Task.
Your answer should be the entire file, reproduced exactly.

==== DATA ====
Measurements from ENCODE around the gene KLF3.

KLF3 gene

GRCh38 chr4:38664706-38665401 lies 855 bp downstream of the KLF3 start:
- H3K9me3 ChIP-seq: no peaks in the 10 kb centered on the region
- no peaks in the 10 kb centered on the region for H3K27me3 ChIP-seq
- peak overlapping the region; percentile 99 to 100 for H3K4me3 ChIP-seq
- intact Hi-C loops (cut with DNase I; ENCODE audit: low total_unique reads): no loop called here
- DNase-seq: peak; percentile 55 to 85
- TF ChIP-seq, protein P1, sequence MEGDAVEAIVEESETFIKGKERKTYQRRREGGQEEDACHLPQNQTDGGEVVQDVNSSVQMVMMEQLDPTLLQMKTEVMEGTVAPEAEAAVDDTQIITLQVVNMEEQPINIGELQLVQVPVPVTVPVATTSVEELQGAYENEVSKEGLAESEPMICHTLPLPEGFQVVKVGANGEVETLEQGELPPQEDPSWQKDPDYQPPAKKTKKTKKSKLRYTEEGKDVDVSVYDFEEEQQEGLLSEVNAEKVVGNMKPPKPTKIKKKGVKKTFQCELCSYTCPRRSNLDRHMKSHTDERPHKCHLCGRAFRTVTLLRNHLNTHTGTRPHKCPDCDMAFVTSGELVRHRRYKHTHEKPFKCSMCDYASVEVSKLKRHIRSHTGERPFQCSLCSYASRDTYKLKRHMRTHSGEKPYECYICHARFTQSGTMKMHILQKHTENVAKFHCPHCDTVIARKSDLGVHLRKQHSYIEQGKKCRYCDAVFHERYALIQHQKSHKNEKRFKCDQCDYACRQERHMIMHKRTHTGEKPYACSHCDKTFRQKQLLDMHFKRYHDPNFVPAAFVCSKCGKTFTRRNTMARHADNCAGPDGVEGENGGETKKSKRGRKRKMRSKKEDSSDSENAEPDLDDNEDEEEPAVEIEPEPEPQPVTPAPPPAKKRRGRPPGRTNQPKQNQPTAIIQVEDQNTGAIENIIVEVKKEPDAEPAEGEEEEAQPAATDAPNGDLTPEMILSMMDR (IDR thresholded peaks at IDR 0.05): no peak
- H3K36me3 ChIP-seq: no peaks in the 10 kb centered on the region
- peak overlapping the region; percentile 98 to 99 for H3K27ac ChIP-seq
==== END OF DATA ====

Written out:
Measurements from ENCODE around the gene KLF3.

KLF3 gene

GRCh38 chr4:38664706-38665401 lies 855 bp downstream of the KLF3 start:
- H3K9me3 ChIP-seq: no peaks in the 10 kb centered on the region
- no peaks in the 10 kb centered on the region for H3K27me3 ChIP-seq
- peak overlapping the region; percentile 99 to 100 for H3K4me3 ChIP-seq
- intact Hi-C loops (cut with DNase I; ENCODE audit: low total_unique reads): no loop called here
- DNase-seq: peak; percentile 55 to 85
- TF ChIP-seq, protein P1, sequence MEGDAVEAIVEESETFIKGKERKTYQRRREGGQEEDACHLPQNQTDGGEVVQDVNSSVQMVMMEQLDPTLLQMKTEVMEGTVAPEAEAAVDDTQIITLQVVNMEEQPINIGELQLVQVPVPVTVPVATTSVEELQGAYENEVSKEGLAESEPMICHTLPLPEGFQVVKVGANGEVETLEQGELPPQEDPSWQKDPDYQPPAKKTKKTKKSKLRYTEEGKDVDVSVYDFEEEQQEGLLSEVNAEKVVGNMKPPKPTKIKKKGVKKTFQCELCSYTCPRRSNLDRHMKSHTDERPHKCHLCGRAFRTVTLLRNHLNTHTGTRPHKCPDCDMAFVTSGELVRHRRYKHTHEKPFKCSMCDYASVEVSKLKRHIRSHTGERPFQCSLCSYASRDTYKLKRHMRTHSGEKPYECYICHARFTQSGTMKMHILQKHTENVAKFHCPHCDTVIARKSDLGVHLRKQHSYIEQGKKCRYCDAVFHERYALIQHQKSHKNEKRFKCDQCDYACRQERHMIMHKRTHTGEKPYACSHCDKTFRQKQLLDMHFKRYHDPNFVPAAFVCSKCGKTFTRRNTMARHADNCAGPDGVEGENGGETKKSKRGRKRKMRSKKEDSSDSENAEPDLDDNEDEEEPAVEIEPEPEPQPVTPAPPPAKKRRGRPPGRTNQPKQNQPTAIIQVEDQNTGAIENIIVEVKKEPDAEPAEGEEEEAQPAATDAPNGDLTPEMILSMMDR (IDR thresholded peaks at IDR 0.05): no peak
- H3K36me3 ChIP-seq: no peaks in the 10 kb centered on the region
- peak overlapping the region; percentile 98 to 99 for H3K27ac ChIP-seq